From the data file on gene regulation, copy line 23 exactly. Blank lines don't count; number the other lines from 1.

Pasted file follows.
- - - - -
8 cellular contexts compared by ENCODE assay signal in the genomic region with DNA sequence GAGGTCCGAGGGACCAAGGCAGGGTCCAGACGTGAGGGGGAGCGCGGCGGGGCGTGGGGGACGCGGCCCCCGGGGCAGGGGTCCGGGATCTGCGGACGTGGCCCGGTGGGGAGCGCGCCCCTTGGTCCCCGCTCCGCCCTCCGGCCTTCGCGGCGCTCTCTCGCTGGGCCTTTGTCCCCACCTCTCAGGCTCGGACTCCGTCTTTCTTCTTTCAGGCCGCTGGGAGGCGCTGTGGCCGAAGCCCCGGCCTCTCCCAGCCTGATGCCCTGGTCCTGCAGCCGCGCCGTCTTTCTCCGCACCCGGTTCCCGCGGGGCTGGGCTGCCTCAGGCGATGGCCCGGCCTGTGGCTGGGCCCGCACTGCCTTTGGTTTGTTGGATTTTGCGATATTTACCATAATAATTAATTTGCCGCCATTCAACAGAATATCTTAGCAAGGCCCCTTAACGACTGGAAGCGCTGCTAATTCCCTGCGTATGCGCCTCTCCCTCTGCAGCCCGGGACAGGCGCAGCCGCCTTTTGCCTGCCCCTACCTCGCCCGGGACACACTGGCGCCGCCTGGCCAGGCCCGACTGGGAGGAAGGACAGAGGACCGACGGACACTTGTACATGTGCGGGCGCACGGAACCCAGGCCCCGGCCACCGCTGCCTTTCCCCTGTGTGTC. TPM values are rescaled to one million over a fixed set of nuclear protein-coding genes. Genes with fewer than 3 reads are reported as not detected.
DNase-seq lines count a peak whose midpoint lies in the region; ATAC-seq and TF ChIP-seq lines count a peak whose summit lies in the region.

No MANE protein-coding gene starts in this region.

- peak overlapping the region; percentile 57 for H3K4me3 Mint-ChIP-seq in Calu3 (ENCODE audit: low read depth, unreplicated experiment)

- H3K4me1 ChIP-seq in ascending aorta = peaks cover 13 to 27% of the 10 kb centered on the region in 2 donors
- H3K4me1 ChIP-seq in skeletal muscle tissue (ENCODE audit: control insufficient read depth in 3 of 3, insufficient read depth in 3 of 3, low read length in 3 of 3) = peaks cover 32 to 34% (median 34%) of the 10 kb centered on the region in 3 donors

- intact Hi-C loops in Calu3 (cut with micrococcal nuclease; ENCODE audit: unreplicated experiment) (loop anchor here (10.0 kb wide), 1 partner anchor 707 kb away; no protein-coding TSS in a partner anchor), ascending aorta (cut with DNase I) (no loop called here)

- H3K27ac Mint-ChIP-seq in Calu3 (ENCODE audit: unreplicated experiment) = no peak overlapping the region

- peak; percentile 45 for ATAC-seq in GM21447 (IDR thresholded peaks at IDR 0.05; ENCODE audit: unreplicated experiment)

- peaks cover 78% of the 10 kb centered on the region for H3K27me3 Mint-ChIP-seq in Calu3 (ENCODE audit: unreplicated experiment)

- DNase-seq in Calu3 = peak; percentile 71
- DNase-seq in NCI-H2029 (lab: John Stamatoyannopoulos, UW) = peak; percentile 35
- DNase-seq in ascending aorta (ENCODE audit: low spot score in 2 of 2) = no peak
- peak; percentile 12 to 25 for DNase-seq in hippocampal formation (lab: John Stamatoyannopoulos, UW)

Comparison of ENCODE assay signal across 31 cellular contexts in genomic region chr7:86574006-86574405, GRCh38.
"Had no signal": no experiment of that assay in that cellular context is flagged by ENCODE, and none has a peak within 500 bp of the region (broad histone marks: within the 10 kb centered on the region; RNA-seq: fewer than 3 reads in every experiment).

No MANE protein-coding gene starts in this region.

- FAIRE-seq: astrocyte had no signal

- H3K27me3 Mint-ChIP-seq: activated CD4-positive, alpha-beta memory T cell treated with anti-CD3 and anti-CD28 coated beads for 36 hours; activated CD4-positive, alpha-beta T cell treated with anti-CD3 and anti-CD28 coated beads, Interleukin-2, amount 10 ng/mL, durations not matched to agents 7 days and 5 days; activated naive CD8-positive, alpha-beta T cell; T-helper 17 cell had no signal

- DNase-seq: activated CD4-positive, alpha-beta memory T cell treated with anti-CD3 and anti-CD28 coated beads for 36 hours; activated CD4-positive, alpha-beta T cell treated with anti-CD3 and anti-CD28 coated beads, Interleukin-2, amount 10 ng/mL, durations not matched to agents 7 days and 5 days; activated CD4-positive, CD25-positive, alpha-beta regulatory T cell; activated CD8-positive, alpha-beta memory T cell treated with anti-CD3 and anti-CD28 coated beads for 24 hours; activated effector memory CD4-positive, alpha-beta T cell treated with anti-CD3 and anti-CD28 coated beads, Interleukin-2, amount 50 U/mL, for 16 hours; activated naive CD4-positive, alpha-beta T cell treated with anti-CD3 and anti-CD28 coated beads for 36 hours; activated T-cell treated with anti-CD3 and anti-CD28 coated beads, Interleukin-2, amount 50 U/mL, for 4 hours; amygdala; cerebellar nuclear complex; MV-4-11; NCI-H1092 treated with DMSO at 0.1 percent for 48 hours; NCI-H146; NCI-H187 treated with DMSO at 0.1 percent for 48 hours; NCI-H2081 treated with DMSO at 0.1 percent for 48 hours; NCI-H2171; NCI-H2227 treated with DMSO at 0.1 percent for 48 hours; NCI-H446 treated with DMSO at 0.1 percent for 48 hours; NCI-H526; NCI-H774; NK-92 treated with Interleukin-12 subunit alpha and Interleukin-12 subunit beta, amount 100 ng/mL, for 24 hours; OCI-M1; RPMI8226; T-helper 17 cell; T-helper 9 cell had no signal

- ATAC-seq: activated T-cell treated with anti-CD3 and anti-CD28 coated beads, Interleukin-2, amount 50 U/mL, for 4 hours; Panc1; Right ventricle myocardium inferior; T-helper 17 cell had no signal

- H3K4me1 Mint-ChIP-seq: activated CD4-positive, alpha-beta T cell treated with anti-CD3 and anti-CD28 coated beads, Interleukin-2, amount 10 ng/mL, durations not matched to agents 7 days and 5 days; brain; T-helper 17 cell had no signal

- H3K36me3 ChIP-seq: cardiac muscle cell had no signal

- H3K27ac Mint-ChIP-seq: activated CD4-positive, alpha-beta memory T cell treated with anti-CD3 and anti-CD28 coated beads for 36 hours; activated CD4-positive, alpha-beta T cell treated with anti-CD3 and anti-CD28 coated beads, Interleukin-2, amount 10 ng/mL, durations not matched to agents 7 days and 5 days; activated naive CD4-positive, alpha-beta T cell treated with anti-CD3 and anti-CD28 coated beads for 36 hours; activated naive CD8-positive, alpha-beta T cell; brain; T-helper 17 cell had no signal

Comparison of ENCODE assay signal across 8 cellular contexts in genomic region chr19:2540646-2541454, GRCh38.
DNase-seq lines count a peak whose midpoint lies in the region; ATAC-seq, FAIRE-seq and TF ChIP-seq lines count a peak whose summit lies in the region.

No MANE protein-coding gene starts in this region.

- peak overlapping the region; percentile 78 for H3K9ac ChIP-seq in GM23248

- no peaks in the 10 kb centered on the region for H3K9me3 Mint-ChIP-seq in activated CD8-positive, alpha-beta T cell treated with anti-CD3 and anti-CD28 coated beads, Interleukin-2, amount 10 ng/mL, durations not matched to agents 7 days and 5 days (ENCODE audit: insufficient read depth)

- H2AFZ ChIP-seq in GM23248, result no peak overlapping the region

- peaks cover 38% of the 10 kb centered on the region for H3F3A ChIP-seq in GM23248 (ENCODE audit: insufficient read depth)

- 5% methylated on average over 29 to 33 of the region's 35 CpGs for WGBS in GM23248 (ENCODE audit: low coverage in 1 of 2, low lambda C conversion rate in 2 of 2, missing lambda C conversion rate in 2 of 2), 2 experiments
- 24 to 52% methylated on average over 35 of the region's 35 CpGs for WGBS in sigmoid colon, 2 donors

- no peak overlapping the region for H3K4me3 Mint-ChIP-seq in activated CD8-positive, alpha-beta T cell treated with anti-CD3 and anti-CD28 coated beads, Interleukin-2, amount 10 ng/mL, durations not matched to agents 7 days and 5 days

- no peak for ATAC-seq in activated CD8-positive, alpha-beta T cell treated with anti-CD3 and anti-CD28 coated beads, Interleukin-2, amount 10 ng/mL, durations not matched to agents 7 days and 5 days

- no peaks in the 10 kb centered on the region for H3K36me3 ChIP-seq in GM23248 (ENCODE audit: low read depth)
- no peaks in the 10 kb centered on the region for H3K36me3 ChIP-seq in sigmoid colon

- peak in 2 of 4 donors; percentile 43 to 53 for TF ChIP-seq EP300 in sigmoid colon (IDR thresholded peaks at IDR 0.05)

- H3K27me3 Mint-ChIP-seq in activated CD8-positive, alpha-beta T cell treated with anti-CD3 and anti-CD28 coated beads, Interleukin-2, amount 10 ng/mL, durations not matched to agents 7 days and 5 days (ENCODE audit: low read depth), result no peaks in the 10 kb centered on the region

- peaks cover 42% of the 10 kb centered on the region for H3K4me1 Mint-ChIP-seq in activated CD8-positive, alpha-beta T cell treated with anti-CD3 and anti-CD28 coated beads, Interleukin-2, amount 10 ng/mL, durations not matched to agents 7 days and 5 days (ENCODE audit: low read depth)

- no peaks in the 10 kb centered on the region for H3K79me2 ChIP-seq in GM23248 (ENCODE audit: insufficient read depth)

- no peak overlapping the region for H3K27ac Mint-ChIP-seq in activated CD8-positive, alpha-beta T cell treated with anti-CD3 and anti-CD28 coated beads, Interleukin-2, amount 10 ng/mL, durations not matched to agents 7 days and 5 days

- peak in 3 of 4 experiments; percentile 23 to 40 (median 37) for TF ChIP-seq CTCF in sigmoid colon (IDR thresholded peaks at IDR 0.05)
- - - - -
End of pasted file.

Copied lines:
- H3K36me3 ChIP-seq: cardiac muscle cell had no signal